Statistical Analysis: The percentage inhibition was calculated using the formula: % inhibition=(Ac- As/A0)x100. Where Ac = Absorbance of control and As = Absorbance of sample. IC50 value (a concentration at 50% inhibition) was determined from the curve between percentage inhibition and concentration. All determinations were done in triplicate and the IC50 value was calculated by using the equation of line (Papuc et al, 2008). Results of antioxidant data of ascorbic acid and methanolic extract of Asparagus racemosus Willd. tuber, Tribulus terrestris Linn. fruit, Withania somnifera Dunal. root, Chlorophytum tuberosum Baker bulb, In-house(IH) formulation of Shatavaryadi churna, Marketed formulation of Shatavaryadi churna and Mucuna pruriens Linn. seed are given in Tables 3, 4, 5 and 6. IC50 values were also calculated for all the samples and presented in Figures (1-8)

Results

Elemental analysis

Element concentrations in the investigated samples are reported in Table 1. In formulation; IH has a remarkably high concentration of cadmium, whereas the levels of Cr and Pb are distinctly lower in formulation M. The high levels of Ca, Mg, and Fe are present in all the ingredients and formulations of Shatavaryadi churna. Daily intake and reference values: The daily intake of each investigated element upon consumption of Ayurvedic medicines was calculated taking into account the posology reported in the product packages, when present, or indications from the literature. Minimum and maximum amounts ingested daily are reported in Table 2.
PTDI: Provisional Tolerable Daily Intake, RLNI: Recommended Level of Nutrient Intake, PSL: Prescribed Safety Limit, EFSA: European Food Safety Authority[17, 18], JEFCA: Joint FAO/WHO Expert Committee on Food Additive[17], SINU:
Italian Society for Human Nutrition[17], EVM: Expert group on Vitamins and Minerals. ATSDR: Agency for Toxic Substances and Disease Registry [19, 20], IPCS: International Programme on Chemical Safety[21].

Antioxidant activity:

Methanolic extract of all the ingredients and formulations of Shatavaryadi churna were evaluated for antioxidant properties by using DPPH method. Results of antioxidant activity were compared with ascorbic acid, a standard antioxidant. As observed in Figures (1-8), DPPH screening has shown the IC50 values of 1.258μg/ml, 89.149μg/ml, 74.180μg/ml, 7.713μg/ml, 78.936μg/ml, 98.761μg/ml, 68.882μg/ml and 70.300μg/ml for ascorbic acid, methanolic extract of Asparagus racemosus Willd. tuber, Tribulus terrestris Linn. fruit, Mucuna pruriens Linn. seed, Withania somnifera Dunal. root, Chlorophytum tuberosum Baker bulb, Inhouse formulation of Shatavaryadi churna and Marketed formulation of Shatavaryadi churna respectively. Methanolic extract of Mucuna pruriens Linn. seed shows potent antioxidant activity, both the Shatavvaryadi churna formulations shows the moderate antioxidant activity, while remaining samples shows less antioxidant activity as compared to IC50 value of ascorbic acid.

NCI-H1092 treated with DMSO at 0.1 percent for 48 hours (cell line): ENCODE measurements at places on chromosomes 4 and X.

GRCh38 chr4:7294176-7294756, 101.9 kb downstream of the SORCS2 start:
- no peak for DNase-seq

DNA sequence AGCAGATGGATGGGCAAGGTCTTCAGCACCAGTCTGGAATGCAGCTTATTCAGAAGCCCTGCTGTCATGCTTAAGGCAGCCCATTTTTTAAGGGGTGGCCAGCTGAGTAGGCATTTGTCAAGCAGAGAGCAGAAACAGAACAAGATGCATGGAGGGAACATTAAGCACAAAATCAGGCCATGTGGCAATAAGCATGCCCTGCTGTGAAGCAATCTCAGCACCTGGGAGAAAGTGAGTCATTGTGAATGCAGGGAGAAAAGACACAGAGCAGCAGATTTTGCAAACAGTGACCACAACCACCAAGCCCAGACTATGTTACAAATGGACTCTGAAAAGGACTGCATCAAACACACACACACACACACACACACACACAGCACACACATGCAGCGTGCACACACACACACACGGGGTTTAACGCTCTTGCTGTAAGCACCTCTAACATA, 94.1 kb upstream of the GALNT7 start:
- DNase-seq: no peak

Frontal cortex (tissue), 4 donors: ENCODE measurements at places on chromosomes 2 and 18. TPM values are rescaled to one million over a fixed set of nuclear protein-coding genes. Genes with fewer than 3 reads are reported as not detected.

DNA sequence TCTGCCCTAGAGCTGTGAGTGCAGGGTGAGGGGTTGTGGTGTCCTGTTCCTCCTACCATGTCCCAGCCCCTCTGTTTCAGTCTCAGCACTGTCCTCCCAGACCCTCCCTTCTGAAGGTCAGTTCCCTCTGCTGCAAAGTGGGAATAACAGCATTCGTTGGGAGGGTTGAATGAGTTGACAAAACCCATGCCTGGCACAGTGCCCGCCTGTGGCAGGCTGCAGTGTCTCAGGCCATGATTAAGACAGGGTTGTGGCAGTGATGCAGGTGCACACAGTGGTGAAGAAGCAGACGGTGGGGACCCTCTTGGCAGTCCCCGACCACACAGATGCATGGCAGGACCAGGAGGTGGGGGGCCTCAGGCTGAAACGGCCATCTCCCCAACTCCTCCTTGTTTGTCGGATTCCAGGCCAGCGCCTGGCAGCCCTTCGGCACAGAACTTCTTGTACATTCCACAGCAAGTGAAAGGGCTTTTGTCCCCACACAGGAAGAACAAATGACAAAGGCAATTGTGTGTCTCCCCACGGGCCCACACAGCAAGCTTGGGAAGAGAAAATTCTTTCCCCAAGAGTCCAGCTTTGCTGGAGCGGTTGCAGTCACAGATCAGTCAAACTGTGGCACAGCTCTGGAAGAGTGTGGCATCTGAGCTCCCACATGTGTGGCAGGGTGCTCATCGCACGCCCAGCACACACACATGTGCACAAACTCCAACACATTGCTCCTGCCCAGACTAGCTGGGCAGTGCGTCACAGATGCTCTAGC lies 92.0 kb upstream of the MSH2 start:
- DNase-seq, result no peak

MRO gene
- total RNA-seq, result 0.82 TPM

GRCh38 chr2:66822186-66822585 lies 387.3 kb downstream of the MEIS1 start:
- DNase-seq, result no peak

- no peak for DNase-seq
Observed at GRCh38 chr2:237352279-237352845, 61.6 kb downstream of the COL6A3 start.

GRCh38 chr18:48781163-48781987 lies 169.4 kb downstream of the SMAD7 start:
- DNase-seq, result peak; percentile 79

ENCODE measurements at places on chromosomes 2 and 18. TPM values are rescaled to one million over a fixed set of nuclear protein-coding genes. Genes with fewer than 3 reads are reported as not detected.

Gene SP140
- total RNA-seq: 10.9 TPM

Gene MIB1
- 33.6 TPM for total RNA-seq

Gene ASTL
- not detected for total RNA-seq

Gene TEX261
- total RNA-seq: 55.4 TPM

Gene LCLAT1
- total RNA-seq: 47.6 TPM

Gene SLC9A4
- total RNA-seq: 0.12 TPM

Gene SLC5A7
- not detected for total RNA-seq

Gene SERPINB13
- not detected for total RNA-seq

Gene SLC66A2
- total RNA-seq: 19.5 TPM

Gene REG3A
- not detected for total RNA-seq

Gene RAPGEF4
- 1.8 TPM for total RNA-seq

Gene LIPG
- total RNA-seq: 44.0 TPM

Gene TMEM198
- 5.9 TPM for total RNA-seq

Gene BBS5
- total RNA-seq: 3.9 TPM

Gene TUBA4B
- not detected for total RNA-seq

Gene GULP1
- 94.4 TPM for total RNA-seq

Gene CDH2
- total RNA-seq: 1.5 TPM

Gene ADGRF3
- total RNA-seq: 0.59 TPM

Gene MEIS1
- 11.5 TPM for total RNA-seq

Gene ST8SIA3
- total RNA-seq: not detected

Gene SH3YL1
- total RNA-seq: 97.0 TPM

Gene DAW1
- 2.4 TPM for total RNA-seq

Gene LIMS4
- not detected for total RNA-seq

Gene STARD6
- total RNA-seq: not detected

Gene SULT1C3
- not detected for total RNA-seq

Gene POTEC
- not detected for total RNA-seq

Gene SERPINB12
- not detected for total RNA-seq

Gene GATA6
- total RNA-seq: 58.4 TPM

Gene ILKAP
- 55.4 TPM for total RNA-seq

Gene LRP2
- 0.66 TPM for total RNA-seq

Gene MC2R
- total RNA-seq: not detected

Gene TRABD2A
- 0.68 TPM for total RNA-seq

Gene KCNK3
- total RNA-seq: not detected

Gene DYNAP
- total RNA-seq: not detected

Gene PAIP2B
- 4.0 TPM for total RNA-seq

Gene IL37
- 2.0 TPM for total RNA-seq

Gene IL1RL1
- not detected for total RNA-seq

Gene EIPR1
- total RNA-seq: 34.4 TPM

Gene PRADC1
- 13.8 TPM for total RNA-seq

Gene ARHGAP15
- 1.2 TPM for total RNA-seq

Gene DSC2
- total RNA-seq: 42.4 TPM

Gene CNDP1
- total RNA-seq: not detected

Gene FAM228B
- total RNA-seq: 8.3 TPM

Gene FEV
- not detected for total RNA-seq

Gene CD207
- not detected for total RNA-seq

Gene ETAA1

Discussion

The analysis of ingredients and samples of Shatavaryadi churna showed that they were passed the maximum tolerable limit of the elements. The comparison between the calculated daily intake of each element upon use of the investigated products and reference values showed that the all the elements were present within the limit for both the products. The present study shows the antioxidant potential of methanolic extract of all the ingredients and formulations of Shatavaryadi churna. All the samples shows antioxidant potential and maximum potential was given by Mucuna pruriens Linn. seed; the presence of Mucuna pruriens Linn. seed in the formulation may be the major factor for moderate antioxidant potential of Shatavaryadi churna formulation. In house formulations show slightly more antioxidant potential as compared to Marketed Shatavaryadi churna formulation.

Conflict of interest statement

We declare that we have no conflict of statement.

Acknowledgement

Authors are thankful to Birla Institute of Technology, Mesra, Ranchi for the financial support and instrumentation facility to carry out the research work.

Tables at a glance

Table icon Table icon Table icon
Table 1 Table 2 Table 3
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Table 4 Table 5 Table 6

Figures at a glance

Figure 1 Figure 2 Figure 3 Figure 4
Figure 1 Figure 2 Figure 3 Figure 4
Figure 5 Figure 6 Figure 7 Figure 8
Figure 5 Figure 6 Figure 7 Figure 8